terrance thomas

Rev. Terrance Thomas, pastor at Bethel AME Church at the church in Champaign.

REV. TERRANCE L. THOMAS

Champaign Bethel AME

“In the book of 2 Samuel chapter 7, we find King David deciding for himself and by extension God, that he wants to build a temple for God to dwell in. David believed that since he was blessed with the creature comfort of a lovely home, that God wanted the same thing. However, God speaks to the prophet Nathan and instructs him to tell David 'I never asked for that.' 

"God's reasoning was simple: since the dawn of time, through the liberation from Egypt, to helping secure space in the Promised Land (Caanan), the establishment of the monarchy, and everything in between God has always been out with the people. God has never asked to be nor required us to confine the divine parent to a building. 

“Though I am not theological or emotionally irresponsible to suggest COVID-19 and the other events of 2020 were a punishment from God, I do think God used this moment to reveal to us the lesson God taught David. Far too long our churches — and by extension, all of our respective organizations — have been focused on bishops, budgets and buildings. We have become so business and administration focused we forgot that we are to be messengers of the Gospel.

"We are not called to police who has access to the Gospel, but rather follow the mandate God set for us in Luke 4:18-18, James 1:26-27 and Micah 6:8. Just as God was clear to David, God was clear to us: what we have been doing is not what we have been asked to do.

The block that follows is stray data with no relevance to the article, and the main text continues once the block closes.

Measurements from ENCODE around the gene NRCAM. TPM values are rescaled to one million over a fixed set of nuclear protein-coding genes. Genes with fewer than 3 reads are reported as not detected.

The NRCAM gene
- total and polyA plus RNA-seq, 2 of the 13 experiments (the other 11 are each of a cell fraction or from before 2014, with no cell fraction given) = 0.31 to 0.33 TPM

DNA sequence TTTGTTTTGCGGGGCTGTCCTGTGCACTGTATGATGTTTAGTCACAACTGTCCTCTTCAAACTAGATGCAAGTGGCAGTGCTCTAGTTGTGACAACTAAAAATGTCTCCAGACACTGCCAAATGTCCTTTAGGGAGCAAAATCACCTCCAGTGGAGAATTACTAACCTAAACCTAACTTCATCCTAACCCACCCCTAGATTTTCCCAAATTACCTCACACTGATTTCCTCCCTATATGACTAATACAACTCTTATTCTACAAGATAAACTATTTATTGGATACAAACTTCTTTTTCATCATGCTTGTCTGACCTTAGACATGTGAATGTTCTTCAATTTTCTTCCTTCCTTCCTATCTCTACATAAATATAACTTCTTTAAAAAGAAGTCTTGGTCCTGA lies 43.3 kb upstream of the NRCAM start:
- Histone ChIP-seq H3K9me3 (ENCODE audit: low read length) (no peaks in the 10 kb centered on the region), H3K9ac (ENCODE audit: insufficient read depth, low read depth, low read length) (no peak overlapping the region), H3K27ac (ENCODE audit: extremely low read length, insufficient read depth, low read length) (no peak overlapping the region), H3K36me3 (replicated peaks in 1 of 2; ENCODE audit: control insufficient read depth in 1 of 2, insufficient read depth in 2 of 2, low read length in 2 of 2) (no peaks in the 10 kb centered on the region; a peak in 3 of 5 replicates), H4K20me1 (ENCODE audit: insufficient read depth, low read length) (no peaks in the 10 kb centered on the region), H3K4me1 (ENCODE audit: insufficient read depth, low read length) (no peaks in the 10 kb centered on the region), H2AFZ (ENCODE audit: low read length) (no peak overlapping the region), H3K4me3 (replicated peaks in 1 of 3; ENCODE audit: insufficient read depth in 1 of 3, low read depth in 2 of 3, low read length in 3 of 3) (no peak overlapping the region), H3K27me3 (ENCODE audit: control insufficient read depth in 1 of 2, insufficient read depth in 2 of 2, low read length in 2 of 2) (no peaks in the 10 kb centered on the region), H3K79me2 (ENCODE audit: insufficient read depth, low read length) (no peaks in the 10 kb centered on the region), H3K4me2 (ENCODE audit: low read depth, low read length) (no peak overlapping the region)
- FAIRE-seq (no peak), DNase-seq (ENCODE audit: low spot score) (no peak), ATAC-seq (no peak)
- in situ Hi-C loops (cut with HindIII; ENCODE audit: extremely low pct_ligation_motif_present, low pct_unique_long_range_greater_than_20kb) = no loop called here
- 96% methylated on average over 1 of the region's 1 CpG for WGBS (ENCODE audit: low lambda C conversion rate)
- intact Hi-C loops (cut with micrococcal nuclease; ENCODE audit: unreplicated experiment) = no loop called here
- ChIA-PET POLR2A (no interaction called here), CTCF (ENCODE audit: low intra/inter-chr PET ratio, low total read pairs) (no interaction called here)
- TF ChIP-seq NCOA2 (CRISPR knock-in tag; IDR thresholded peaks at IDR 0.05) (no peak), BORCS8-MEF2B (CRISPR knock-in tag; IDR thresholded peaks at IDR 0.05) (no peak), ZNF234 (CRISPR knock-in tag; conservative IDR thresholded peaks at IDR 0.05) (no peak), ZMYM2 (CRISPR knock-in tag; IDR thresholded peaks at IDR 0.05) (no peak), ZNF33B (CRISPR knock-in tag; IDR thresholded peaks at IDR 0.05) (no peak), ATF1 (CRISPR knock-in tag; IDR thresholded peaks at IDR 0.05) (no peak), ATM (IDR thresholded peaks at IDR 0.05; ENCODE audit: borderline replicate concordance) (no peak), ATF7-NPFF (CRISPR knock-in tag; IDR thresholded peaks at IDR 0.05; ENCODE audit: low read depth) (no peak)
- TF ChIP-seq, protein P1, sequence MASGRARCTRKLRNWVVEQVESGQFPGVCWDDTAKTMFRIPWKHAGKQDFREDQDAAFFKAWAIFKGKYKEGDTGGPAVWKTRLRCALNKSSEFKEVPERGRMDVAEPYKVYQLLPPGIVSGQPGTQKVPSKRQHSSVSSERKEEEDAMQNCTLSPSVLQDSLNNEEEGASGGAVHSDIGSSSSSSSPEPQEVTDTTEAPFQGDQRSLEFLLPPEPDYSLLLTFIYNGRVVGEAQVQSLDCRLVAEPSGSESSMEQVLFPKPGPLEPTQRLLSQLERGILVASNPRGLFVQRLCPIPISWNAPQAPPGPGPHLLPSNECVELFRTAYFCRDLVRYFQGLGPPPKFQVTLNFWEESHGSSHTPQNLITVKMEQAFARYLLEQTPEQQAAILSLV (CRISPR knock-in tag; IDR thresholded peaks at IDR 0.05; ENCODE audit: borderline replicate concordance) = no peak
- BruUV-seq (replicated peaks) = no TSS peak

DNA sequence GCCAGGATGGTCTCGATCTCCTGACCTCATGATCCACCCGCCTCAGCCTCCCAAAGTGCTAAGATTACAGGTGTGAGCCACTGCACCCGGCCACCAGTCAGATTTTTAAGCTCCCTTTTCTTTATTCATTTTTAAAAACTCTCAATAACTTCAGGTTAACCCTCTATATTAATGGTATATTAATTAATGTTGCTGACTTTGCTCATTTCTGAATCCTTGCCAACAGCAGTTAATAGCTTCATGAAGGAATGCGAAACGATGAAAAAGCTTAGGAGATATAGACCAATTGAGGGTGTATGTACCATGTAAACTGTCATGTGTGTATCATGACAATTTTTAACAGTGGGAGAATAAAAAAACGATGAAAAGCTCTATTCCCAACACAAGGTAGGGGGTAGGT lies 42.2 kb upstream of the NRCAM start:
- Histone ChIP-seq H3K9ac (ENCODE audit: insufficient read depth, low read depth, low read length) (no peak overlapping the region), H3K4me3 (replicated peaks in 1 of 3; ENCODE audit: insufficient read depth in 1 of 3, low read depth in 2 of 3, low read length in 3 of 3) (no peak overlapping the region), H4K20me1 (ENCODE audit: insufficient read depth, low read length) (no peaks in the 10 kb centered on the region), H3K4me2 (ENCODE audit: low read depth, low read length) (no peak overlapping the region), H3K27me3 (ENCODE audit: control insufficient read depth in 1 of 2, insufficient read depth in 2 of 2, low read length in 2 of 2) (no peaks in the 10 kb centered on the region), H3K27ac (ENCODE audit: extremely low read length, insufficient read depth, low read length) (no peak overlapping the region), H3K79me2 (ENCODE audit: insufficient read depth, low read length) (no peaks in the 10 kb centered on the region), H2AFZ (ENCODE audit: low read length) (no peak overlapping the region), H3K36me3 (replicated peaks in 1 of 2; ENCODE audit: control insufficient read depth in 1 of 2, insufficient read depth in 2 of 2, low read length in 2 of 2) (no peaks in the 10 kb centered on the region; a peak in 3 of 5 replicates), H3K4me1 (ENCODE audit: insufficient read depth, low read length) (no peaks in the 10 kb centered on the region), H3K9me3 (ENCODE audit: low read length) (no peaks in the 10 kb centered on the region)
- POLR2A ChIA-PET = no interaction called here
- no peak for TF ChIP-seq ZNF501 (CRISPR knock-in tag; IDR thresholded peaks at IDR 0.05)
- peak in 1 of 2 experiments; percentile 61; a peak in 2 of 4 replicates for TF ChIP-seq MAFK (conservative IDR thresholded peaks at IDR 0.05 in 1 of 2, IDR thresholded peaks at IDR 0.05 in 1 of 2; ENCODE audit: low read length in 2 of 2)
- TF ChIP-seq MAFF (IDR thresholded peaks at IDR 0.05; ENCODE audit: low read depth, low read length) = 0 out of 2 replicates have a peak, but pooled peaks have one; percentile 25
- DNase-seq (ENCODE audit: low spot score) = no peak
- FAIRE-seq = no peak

“COVID-19 reminded me that this work is hands on, this work is intentional and this work cannot be done through the lens of right-wing evangelical Christianity but must be done with a lens of inclusion, liberation and a direct challenge to systems of racism, domination and exclusion. 

“In closing, I do want to offer this postscript: God didn't completely squash David's dreams. God assured David that his subsequent generations — in particular, his son Solomon — would be tasked to build the temple but under different circumstances.

"Perhaps then our work is to provide those who come behind us the materials they need — emotional, spiritual and mental — to create a world of peace where God's temple can be built.”

Rev. Michael Stoerger

Michael Stoerger

REV. MICHAEL STOERGER

Thomasboro Peace Lutheran

“As the pandemic started and continued for so many months, I have been reminded about a story that I recently read:

In 2007, Jim O’Neill was flying from Glasgow, Scotland to Colchester, England when his vision failed. Originally, he thought the sun blinded him, but soon O’Neill realized it was much worse. He had suffered a stroke.

O’Neill felt around his cockpit, found the radio and issued a Mayday alert. Paul Gerrard of the Royal Air Force quickly took off and, finding O’Neill, hovered within 500 feet, guiding the blind pilot to the nearest runway. O’Neill would have to land the plane flying blind.

“We’ve all been recently struck with this global pandemic. We know the feeling of flying blind. 

“It all has us asking, ‘Why did this happen?’ Specifically, in the church, we have asked, ‘What does this mean for the congregation? Can we still gather in person as we are told to do in the Bible? Can we still celebrate the Sacraments in our church? Can we …?’ We felt like we were flying blind.

"Then, in the midst of all these questions and chaos even those of us in the Church had to be reminded, this points us to Jesus. If we think that we are suffering because of the pandemic, we must remember that Jesus suffered for us. He is the one who gave His life on the cross so that we can live.

On that day in 2007, on his first try, Jim O’Neill hit the runway and bounced up again. Paul Gerrard continued speaking words of assurance and hope. Finally, on the eighth try, the blinded pilot managed to make a near-perfect landing.

"Did you catch that? It took eight tries.

"Don’t crash and burn, keep trying, and listen to Jesus. He hears our cries for help. He is still, especially now as we are groping in need, there to bring us safely home.”